Archive for July, 2012

July 27, 2012

Dyslexic blog 1

I did not read as a child, as I have dyslexic problems and reading was a nightmare for me.  So, I will apologise now that I am very likely to mis-spell words etc Since I had such horrible experiences at school  (especially in English classes) I feel I need to learn what I could not then, well at least try. However, I am now a bookworm and usually have a couple of books I am reading at the same time.

I have a head full of stories, some general others to share my experiences with dyslexic and places/experiences I have had travelling (eg Timbuktu) and as a volunteer teacher (in Cambodia and East Timor).

Recently I started an online writing course with the Sydney Writer’s centre and with great trepidation I submitted by first writing tasks, see below

I anxiously awaited the tutor’s response, my mind filled with previous negative feedback from teachers/tutors.

I feel I must share with pride (I even rang my parents and read the feedback to them to make up for all the shocking reports I brought home) and humility as it is only very early writing days.

So here is a little of the feedback and I hope this is some encouragement for other dyslexics who are told that they are dumb.

“Your first post is very powerful, and extremely evocative. You’ve captured your physical senses extremely effectively—especially the visual, which is not surprising, but also the physicality of the ill body is brought vividly to life. I like how you also make the reader experience what the child is feeling in a very understated way—as soon as you mention the sickly sweet smell of the other girls’ food, we know exactly how she will respond, and we feel the nausea ourselves.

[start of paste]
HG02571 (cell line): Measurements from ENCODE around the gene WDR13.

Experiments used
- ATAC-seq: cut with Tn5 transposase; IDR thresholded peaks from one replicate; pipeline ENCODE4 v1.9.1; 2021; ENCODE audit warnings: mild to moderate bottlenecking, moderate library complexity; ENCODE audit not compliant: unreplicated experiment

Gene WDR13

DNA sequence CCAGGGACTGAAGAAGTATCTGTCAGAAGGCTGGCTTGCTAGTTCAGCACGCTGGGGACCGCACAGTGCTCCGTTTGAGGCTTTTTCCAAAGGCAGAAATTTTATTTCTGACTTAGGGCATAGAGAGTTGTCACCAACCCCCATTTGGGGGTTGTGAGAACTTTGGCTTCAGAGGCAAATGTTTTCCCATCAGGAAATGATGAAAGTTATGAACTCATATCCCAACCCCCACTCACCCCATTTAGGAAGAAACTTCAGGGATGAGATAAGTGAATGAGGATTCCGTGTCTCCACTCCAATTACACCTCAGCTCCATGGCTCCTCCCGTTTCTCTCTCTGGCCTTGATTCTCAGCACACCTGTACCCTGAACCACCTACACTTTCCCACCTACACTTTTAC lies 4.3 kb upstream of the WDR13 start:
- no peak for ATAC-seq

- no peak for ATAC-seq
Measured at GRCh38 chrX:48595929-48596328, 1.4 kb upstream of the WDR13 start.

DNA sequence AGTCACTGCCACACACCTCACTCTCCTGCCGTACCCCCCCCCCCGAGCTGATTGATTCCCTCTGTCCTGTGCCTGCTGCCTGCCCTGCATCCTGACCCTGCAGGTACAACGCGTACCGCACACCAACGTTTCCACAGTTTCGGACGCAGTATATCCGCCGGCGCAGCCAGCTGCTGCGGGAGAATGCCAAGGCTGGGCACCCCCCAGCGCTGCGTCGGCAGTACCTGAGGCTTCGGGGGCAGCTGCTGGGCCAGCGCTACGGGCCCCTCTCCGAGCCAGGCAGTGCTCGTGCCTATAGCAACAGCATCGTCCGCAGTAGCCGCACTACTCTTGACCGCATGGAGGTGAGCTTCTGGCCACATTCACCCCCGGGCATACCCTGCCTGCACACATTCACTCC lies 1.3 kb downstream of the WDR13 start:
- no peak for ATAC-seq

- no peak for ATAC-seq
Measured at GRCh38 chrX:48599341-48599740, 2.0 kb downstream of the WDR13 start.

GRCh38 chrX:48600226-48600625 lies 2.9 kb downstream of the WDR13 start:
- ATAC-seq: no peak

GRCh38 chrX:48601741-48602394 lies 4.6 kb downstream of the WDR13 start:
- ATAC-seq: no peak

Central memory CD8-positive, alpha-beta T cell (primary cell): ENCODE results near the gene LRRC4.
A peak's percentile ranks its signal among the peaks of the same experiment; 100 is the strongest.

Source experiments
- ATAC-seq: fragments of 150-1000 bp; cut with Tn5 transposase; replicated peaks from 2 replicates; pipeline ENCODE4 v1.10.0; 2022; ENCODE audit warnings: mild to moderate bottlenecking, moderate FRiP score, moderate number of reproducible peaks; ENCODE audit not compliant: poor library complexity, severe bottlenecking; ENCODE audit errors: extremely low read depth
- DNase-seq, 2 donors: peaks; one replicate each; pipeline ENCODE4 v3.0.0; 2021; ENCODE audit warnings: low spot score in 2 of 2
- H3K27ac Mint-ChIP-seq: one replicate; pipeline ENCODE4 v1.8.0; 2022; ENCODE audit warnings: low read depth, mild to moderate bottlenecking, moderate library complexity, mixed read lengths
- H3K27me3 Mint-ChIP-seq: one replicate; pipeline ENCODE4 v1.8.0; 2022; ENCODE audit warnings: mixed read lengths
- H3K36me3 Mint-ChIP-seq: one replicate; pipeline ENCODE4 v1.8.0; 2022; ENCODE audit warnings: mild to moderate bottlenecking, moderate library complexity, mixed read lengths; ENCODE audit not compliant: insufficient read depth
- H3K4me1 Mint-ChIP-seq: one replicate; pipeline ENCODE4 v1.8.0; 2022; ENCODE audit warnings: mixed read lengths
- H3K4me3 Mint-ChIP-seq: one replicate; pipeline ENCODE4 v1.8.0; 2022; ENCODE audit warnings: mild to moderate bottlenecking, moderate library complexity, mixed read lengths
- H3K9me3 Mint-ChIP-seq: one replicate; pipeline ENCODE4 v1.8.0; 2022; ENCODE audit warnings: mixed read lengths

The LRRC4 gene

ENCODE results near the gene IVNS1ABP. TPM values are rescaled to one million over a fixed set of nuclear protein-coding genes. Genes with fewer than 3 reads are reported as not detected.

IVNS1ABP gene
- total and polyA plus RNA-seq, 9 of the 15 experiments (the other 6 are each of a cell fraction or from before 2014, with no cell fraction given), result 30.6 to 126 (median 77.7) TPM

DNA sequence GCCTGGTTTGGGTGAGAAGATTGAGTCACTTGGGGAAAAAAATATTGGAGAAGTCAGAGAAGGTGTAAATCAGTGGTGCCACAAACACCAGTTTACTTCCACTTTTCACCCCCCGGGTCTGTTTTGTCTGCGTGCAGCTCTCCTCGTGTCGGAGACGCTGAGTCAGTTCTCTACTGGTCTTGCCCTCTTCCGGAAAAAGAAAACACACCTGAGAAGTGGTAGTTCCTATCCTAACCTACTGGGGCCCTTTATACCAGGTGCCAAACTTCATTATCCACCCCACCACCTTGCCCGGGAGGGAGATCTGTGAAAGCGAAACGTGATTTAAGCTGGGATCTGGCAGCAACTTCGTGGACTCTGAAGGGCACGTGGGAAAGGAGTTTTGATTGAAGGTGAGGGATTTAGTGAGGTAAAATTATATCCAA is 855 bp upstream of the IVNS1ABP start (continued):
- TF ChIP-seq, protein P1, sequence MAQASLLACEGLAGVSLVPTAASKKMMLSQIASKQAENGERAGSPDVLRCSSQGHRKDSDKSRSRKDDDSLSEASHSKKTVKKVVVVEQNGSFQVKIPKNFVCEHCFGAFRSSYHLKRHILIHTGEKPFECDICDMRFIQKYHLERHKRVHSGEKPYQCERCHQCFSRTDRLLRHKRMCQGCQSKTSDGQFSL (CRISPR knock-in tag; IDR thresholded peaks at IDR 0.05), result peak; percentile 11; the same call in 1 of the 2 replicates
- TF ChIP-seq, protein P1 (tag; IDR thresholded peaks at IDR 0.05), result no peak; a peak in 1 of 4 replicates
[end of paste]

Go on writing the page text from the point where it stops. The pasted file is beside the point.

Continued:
I enjoyed the second piece as well—being a cat fan!—  you’ve got a nice, cheeky, believable voice for young Oni, and you’ve captured a very different mood and tone for the two pieces as well. There’s a very nice, natural feel to your writing,”

My submissions

The pain is so intense, that I am not clearly aware of my surroundings.
I know sick bay very well, the smell of disinfectant and the white bare walls.
But now I have been told that I have had more than my fair share of the sick bay bed. That the bed is needed for another student and that I will have to wait outside for my Mum.
So I sit on a hard cold step outside sickbay, where I wrap my arms around my knees and slowly rock back and forwards. In between the waves of pain, I hear class mate’s voice and laughter; birds chatting in tress above and a dog barking. As I rock I stare ahead in a trance, seeing but not focusing on a variety of greenery. However, I do notice that there are no flowers, no splashes of non-green colours; just endless green like the endless pain in my ears.
A bell goes and my friends come and sit beside me eating their sweet smelling food. I am offered a bite, but turn away hoping they do not see I am about to be sick. Then suddenly, they all at once competed to tell me about what a mess Tom made and how Ms Smith got really cross and then Tom started to cry. “He’s such a baby” they said in unison.
After a while they became bored by my lack of response and leave me to my hard cold step, with just my throbbing ears for company.

“Oni! No get off”
“Oni! No you can’t have that”
“Oni! You are so greedy”
This is all I ever hear
The pain in my stomach is so intense, they don’t understand that I’m growing. I get hungry, VERY hungry.
The other cat Phoebe, well she lived here first, she’s old like 5 or 6. She likes to eat her food slowly, eating a bit, walking away and coming back later to finish.
So when I arrived having been used to competing with brothers and sisters for a limited amount of food. I did what any self-respecting kitten would do when they see another cat leave a bowl with food still in it. I raced in and ate what was left.